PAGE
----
FDF Comments (aka the songs) - The album begins with what is referred to as an instrumental track "The Mothers". The over dubbed guitars vary in buzzy to choppy single notes. There are vocals in the track asking us to "Listen to the Mothers". Its odd they consider this to be instrumental, but I'll go with it. It offers some big full guitars and the drums are full. The bass is not really up in the mix, but there are some quick runs of guitar solos that are pretty interesting. The first song I ever recall hearing from the band was the single "Levitate" and it opens up with "Feeeeel heaaaavy" and it feels very "alternative" and blended well to the sounds on the radio. Edwin sings at a rapid pace and the band sounds great around him with some great time signatures. It has a very similar guitar run as Pearl Jam's "Even flow" with that run of guitar notes. The bass is much more up in the mix and it continues to be a very interesting track musically. This was actually a later single to be released from the record (the next three on the album were also released as radio singles). The guitar solos are very strong and Gordon and Christian hold everything together. On the final verse Edwin really gets rolling and the track ends very strong. A strong single, especially for the time. "Rain Will Fall" continues along at a torrid pace. Gordon gets to really run on the bass and sets the pace and tone of the track. The guitar is still very present but it is not flashy over the verse(s). Edwin continues to show off his vocal ability and gets up in octave and really seems to hit strong comfort point. There is a nice bass and guitar exchange with Jagori utilizing his wah-wah pedal, then going to a much cleaner sound. Gordon then hits the percussive instruments for a much more "Latin" feel even as the guitar goes the opposite way. Great showcase for the bands talents. "So Gently We Go" at the outset is a much more low key track. We start off with a laid back drum on the ride cymbal back beat and some quiet bass and guitar work. The is a very bluesy guitar sound even on the most simple of guitar parts. The vocals when they do come in are very hushed. Compared to the prior tracks it is hard to gauge what the band is doing. The skill of the players is very evident but it just doesn't have that "oomph" we have gotten on the prior tracks. Is it terrible, no, not at all, just is different. Just when you wonder, it does get much fuller (just about 4 minutes in to the 7+ minute track) and it gets you again with its big chords. Just when I felt sort of "ehh" on the track it comes back again full circle to what it was like and the intro. This is a band that is much more than a one trick pony. The fourth song that was released as a single is "Not Quite Sonic". Right from the start a big guitar hook grabs you and it slowly begins to grow with the bass and drums. There is a decent delay on the guitar and it just has you begging to "get going". The bass plays a big role again and by the time the vocals begin you are hooked. It almost feels odd that a band with this sounds/vibe has such strong musical ability. Not slagging off any band, but when you hear bands like this it can be cookie cutter for sure, but they seem to make this continually interesting. Another great track and very strong choice for a radio single. We hit the half way point of the record on "Production" and it opens right up. Gordon gets slap happy on the bass and then changes in to big booming lines, back to pops and slaps. The drums swell then the guitar and the vocals are just blasted at you like a machine gun. There is a quick lull in the action, but it comes right back after you have hardly caught your breath and runs it all down again. "Lost My America" continues with the big, full sound but the band is quick to take a more laid back approach come the vocals. It does get a little more rowdy come the chorus, but never over doing it. It gets bigger towards the end as well, but as noted, it feels "right". The band is no stranger to longer tracks on the record and the close to 7 minute "No One" wastes no time in getting in your face. The guitar playing is so perfect in the mix and it blends the right effects at the right time. Once again the band utilizes odd time signatures off set with percussive breaks to really keep the listener engaged. "Undone" begins with hushed vocals and a slow climb on bass before Gordon begins the percussive work. The guitar starts and the second verse seems a little more present. The bass and percussion start up "Basketball". By the time the guitar comes in you feel and hear a very strong "Santana" vibe to the guitar, then it really gets going. The band locks down and blasts through the intro. Gordon is all over the bass during the verse and is sort of let alone to get ripping. Ten tracks in to the record I am really wondering why we didn't hear much more about this band? They are talented and doing something pretty interesting (oh that must be the reasons). "And the Experience" continues with the same vibe as prior tracks, but 2 minutes in I was not thinking "wow did they just do that?", but that is quickly changed within the minute and we are back at a torrid clip. The album closes with the track "The Universe in You" an almost eight and a half minute track. It begins with a slow cymbal roll and the vocals go from hushed to rushed. The sound is full with big booming vocals and even bigger bass/guitar and drums. There continues to be good tempo changes and times when the band is allowed to spread out, not locked in to a verse/chorus/verse allows you to do so. There are times when its all but a solo guitar locked into a blues solo in tandem with the drums. There is nice long jam on the back side of the track, but it comes back around rock and roll style. Always on your toes I tell you.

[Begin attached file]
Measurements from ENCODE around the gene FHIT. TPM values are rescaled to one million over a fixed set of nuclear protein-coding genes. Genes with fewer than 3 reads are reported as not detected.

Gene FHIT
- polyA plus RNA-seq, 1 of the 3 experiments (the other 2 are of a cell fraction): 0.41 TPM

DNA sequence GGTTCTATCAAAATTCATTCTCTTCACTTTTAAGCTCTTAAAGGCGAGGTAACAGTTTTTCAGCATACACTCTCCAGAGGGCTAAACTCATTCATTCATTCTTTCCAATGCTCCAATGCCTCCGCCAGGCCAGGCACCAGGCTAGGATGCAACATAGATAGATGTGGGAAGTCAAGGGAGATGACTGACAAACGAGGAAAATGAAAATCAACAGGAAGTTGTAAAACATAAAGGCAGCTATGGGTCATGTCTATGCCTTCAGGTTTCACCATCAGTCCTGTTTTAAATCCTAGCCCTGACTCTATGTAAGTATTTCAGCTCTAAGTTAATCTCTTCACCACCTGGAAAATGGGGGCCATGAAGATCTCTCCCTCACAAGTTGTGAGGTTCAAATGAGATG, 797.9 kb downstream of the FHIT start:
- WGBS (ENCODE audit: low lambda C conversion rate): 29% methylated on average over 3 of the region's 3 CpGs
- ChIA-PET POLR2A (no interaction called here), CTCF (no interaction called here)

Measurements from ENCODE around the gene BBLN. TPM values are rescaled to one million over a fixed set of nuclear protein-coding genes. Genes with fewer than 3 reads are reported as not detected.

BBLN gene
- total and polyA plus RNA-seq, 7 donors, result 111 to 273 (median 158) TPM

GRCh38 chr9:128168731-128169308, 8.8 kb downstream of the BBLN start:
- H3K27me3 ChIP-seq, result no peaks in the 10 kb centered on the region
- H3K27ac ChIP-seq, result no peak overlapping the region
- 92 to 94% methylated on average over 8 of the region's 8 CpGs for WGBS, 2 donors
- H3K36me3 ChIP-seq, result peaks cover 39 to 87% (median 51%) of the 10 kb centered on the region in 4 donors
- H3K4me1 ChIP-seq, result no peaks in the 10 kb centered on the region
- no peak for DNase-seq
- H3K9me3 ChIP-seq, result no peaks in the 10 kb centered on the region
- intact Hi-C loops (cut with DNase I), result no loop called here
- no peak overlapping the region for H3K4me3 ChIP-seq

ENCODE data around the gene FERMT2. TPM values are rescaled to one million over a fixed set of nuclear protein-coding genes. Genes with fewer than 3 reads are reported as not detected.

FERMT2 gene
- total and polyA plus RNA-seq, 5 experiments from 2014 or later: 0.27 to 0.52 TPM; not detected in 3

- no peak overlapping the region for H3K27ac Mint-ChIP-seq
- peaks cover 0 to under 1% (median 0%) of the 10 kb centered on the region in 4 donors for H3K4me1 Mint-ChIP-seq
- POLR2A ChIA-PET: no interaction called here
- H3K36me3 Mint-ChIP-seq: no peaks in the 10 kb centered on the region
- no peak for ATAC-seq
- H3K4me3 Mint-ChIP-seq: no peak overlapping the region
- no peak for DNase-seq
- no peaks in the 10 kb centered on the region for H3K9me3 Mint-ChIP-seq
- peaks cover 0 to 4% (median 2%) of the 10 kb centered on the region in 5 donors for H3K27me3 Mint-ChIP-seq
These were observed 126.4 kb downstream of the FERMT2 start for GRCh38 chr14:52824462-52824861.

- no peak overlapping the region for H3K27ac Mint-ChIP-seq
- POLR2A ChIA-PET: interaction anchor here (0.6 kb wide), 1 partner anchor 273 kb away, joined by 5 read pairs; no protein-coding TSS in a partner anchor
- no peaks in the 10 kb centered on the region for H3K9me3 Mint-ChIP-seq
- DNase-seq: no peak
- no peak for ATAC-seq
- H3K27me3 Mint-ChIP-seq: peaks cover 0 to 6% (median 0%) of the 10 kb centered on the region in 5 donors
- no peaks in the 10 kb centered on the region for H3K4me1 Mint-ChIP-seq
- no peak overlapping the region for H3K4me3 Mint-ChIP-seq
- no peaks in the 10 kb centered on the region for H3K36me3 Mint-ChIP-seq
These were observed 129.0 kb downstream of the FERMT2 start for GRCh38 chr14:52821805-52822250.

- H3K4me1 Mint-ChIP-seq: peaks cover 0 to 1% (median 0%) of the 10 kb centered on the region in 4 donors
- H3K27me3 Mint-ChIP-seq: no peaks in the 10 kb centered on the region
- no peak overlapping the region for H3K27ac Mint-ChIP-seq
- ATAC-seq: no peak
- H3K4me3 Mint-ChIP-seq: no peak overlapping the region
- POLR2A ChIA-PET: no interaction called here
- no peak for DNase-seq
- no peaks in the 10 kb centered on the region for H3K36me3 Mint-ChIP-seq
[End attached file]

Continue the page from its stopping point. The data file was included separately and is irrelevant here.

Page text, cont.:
Where are they now? - As recently as 2008 Jagori Tanna said the band could re-form, but there were no immediate plans. Jagori keeps busy as a producer and running his own record label. Christian is working in management within the music business. Bruce Gordon joined the Blue Man Group and has gone on to form a band called "Ostrich" with other Blue Man Group members. Gordon maintains the bands presence on myspace as well. Edwin left the band in 1997 and worked as a solo artist. In recent years he noted he is working on a project called "Crash Karma" with members of Our Lady Peace and The Tea Party